FIG. 7 depicts pseudo-code for the operations illustrated in FIG. 6 in accordance with an example embodiment. It is noteworthy that merely applying redundancy removal frameworks to netlists with native arrays is suboptimal for several reasons. First, it is generally not the case that such a framework may identify arrayouts as redundant, because as discussed above, arrayouts may differ due to disabled or out-of-bounds reads even if the underlying cells being referenced are redundant. Thus, the above mechanism may result in suboptimal redundancy removal in that there will be no ability to merge arrays.

Furthermore, the lack of ability to merge arrays will render the most scalable proof techniques unable to identify any redundancies in the fanout of the arrays. “Inductive techniques” tend to be quite scalable and, thus, are heavily used in redundancy removal and equivalence checking frameworks. An inductive proof consists of two parts: (1) prove that the properties under consideration hold from times 0 . . . n, where time 0 refers to the initial states, and (2) considering any arbitrary state that adheres to the properties under consideration and whose n−1 successor states also adhere to the properties, prove that the properties also hold in one additional state transition from that arbitrary state. If the latter succeeds, one may conclude that the properties hold in all reachable states.

Induction is only conclusive in redundancy removal and equivalence checking frameworks due to the postulation of suspected equivalent gates. Otherwise, induction tends to be inconclusive because, for example, the logic driving primary outputs being equivalence checked, even for equivalence checks between two identical designs, may start in an arbitrary nonequivalent state. Postulation of internal equivalences ensures that the collective “induction hypothesis” requiring the inductive starting states to adhere to the properties to be proven (in this case, the set of internal as well as output equivalences) helps to ensure a compatible inductive starting state between the two designs being equivalence checked.

This limitation of the inability to merge arrays using the mechanism of FIGS. 6 and 7 constitutes a bottleneck to existing automated equivalence checking frameworks and a substantial sub-optimality to the many frameworks that benefit from redundancy removal. It is noteworthy that for most “correct” designs, randomized values due to disabled or out-of-bound reads cannot propagate beyond a specific small logic boundary beyond the arrayouts. Thus, practically speaking, there is often a great deal of redundancy in equivalence checking frameworks at the fanout of arrays despite these randomized arrayouts, inasmuch as equivalence checking frameworks need to capture the impact of such randomized arrayouts manifesting as a potentially failed equivalence check.

FIG. 8 is a flowchart illustrating operation of a mechanism for enabling arrayout equivalence detection in accordance with an illustrative embodiment. One approach to extending redundancy removal frameworks to netlists with arrays is to postulate the equivalence of “enabled” arrayouts, instead of arrayouts directly. More specifically, one may leverage this mechanism to create a representation of “enabled” arrayouts (mux_i gates), which may be placed in equivalence classes instead of the original arrayouts using a standard sequential equivalence checking flow, as described above with reference to FIGS. 6 and 7. Speculative reduction of arrayouts may be carried out using the operation described above with reference to FIGS. 4 and 5 to simplify miter proofs. The operation shown in FIGS. 4 and 5 may merge any enabled arrayouts that remain in non-singleton equivalence classes.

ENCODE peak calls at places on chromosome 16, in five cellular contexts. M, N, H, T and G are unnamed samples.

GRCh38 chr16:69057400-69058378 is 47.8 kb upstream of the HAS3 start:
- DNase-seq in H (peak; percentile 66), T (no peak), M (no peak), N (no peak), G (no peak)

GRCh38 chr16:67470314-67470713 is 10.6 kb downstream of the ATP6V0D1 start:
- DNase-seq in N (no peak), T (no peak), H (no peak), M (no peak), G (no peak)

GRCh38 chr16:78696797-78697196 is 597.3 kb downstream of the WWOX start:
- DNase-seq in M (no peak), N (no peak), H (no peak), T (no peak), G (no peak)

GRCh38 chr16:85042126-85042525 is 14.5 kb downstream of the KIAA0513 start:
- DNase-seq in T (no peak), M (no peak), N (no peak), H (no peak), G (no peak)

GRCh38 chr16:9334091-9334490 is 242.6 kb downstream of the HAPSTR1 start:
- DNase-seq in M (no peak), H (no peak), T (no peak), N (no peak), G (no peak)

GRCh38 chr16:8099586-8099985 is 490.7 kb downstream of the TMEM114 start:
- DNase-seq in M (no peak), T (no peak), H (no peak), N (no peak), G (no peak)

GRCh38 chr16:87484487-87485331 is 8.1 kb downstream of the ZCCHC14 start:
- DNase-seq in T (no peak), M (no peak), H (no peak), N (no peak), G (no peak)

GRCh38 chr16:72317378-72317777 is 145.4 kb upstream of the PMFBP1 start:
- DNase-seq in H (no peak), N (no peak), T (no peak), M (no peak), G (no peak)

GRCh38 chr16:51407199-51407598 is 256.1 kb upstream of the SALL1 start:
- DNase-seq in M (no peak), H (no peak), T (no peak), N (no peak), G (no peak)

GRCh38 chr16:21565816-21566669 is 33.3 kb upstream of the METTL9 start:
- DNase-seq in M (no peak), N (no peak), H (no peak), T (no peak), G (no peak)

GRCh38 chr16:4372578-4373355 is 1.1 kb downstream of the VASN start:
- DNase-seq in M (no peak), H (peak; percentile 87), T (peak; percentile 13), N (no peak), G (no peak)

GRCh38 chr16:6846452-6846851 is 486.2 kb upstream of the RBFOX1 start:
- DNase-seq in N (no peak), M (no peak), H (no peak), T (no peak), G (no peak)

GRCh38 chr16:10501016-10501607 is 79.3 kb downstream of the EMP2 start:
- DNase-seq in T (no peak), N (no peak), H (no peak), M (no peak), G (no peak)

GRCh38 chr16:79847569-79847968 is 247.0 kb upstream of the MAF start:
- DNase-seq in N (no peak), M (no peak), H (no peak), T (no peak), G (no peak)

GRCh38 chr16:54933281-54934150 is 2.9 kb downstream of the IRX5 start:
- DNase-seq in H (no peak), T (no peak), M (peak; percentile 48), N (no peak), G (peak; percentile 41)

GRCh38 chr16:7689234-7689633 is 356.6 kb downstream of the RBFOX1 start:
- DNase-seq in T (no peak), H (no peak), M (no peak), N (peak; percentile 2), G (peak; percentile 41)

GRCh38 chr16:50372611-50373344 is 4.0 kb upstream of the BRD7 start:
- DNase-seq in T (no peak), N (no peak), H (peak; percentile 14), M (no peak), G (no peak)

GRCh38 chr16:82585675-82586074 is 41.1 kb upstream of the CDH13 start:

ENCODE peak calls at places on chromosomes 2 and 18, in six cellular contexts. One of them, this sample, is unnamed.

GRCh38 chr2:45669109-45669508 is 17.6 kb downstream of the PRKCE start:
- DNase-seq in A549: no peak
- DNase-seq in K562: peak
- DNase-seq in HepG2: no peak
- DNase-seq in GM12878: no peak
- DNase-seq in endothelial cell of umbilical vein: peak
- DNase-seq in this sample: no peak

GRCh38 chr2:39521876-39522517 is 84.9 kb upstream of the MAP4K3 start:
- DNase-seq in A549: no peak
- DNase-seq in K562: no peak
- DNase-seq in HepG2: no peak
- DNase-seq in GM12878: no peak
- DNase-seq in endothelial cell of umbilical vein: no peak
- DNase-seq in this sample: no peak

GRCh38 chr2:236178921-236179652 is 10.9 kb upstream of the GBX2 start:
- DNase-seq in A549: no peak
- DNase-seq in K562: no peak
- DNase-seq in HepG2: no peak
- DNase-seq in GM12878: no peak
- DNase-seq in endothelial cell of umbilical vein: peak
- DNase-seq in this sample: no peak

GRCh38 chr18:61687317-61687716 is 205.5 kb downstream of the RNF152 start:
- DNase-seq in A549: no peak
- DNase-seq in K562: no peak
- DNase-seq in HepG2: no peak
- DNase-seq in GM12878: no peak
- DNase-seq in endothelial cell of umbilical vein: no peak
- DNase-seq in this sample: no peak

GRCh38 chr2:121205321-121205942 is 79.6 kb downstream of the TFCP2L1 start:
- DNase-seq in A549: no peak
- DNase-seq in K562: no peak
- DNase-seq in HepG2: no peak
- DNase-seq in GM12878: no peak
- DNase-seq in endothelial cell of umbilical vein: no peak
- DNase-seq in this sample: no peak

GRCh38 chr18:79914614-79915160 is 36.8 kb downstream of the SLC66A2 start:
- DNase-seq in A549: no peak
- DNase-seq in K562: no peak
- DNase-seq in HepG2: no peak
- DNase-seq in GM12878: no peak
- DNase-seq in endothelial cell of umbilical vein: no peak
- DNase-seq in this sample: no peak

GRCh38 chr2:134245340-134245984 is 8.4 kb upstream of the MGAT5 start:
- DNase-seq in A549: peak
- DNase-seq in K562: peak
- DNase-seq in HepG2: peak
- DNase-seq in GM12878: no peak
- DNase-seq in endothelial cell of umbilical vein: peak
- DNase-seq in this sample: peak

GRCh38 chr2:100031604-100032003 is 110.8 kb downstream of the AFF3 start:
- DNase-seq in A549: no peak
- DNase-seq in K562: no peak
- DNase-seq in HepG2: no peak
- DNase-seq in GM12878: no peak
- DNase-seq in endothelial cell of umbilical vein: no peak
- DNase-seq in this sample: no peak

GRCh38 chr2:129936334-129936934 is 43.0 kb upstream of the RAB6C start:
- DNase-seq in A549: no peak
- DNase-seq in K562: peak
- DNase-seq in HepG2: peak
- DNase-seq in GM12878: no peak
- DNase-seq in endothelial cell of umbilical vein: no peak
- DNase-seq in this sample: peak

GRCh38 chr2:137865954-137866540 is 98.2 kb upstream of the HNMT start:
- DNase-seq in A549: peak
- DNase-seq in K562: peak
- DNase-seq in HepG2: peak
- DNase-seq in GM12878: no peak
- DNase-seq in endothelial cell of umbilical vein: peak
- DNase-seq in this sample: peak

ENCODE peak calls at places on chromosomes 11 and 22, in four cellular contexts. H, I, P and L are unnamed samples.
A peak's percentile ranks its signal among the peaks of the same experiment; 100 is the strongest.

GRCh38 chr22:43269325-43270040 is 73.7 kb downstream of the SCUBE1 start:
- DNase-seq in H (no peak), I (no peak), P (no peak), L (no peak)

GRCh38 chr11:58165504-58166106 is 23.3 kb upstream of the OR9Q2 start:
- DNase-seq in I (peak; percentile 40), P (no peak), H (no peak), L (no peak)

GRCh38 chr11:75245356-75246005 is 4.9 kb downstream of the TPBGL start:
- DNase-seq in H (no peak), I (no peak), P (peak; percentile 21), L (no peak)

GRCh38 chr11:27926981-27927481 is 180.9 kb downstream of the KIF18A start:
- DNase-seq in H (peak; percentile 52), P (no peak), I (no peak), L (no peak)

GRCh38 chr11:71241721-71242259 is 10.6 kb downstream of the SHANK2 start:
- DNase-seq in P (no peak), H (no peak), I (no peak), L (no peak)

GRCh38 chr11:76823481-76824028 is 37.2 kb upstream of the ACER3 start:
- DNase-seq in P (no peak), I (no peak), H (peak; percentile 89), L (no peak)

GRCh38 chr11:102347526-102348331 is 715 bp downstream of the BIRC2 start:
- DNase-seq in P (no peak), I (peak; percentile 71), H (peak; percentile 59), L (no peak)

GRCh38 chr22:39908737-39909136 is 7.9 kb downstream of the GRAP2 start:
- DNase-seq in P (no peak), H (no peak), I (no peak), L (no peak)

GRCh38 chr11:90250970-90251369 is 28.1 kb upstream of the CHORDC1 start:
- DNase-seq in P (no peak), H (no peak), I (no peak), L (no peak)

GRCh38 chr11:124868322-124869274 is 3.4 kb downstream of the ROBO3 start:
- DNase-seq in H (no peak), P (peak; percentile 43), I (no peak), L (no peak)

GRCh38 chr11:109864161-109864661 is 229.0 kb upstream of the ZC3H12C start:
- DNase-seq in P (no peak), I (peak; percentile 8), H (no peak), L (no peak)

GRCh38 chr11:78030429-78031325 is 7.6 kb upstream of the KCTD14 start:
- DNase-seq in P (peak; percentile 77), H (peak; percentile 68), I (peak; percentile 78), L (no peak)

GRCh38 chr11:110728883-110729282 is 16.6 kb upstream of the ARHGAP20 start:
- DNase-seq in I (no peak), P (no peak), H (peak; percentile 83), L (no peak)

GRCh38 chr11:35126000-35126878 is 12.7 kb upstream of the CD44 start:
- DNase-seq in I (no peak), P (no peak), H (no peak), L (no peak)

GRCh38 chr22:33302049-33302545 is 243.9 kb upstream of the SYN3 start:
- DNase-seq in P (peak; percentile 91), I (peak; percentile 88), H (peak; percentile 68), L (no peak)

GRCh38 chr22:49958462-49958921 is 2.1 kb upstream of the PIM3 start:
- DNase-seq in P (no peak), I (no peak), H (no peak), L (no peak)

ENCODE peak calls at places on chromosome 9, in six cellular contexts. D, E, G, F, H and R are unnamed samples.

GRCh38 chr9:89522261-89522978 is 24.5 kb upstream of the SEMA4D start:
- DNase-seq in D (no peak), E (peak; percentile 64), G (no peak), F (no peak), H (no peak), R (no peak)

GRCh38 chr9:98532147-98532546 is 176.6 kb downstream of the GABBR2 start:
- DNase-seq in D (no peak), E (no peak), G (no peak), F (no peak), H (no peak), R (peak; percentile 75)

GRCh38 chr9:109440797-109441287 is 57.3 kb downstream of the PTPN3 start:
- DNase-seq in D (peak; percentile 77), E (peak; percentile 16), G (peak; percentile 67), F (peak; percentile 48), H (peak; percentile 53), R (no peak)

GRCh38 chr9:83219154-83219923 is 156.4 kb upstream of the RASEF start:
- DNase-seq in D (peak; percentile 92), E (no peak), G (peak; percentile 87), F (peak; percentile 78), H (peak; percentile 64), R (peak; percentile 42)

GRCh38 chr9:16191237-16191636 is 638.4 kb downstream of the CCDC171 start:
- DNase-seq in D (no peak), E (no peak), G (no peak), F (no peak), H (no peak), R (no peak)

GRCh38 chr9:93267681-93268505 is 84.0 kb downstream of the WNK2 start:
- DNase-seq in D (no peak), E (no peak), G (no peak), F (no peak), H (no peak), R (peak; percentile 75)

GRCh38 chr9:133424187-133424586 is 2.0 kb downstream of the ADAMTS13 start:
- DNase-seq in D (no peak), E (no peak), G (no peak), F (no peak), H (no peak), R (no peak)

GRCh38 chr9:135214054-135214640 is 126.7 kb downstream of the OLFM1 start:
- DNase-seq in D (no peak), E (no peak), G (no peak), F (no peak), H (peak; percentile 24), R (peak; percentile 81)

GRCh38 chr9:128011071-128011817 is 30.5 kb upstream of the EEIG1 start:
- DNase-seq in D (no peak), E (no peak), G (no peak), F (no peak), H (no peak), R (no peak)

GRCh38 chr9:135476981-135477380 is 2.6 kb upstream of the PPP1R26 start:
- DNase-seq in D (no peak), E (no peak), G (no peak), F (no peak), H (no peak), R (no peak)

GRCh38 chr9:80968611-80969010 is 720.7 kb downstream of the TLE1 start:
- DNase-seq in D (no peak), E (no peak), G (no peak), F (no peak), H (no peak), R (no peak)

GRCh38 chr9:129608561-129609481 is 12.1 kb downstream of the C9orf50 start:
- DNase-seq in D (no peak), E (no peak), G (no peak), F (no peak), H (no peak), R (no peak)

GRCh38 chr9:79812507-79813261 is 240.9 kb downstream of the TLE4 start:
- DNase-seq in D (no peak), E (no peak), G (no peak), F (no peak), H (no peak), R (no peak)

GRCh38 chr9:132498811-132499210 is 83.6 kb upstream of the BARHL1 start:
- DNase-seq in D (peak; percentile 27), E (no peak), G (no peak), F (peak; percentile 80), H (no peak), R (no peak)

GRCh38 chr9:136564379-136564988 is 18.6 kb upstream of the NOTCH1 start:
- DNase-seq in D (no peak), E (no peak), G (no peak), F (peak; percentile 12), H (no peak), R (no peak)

Now with respect to FIG. 8, operation begins, and for each arrayout to be potentially merged (block 802), the mechanism determines whether the address is out-of-bounds (block 804) and determines whether the arrayout is randomized due to the address being out-of-bounds, as determined in block 804, or due to its enable being deasserted (block 806). Then, the mechanism creates a multiplexor that outputs the arrayout if the arrayout is not randomized or a normalized value if the arrayout is randomized (block 808). Thereafter, the mechanism considers the next arrayout (block 810), and operation returns to block 802 to repeat the loop for the next arrayout. If the mechanism has considered the last arrayout in block 810, then operation ends.

FIG. 9 depicts pseudo-code for the operations illustrated in FIG. 8 in accordance with an example embodiment. In one example embodiment, the normalized gate is a constant value (e.g., constant 0) to reduce the size of the multiplexor. While there may be a large number of arrayouts, the collective size of the multiplexor logic will not be very large: one AND gate per arrayout (assuming normalized value is a constant), and the randomized terms may be shared by all arrayouts associated with a particular read port.

Furthermore, if the mechanism performs the operations described above with reference to FIGS. 6 and 7 exhaustively, i.e. all equivalent gates appear in the same equivalence class (and perhaps even some nonequivalent gates appear in the same equivalence class and will be refined as will be described below), the randomized gates across distinct yet equivalent ports will be expressed by the identical gate, offering more insight into which ports are compatible vs. incompatible, and hence which arrayouts are good/bad candidates to merge.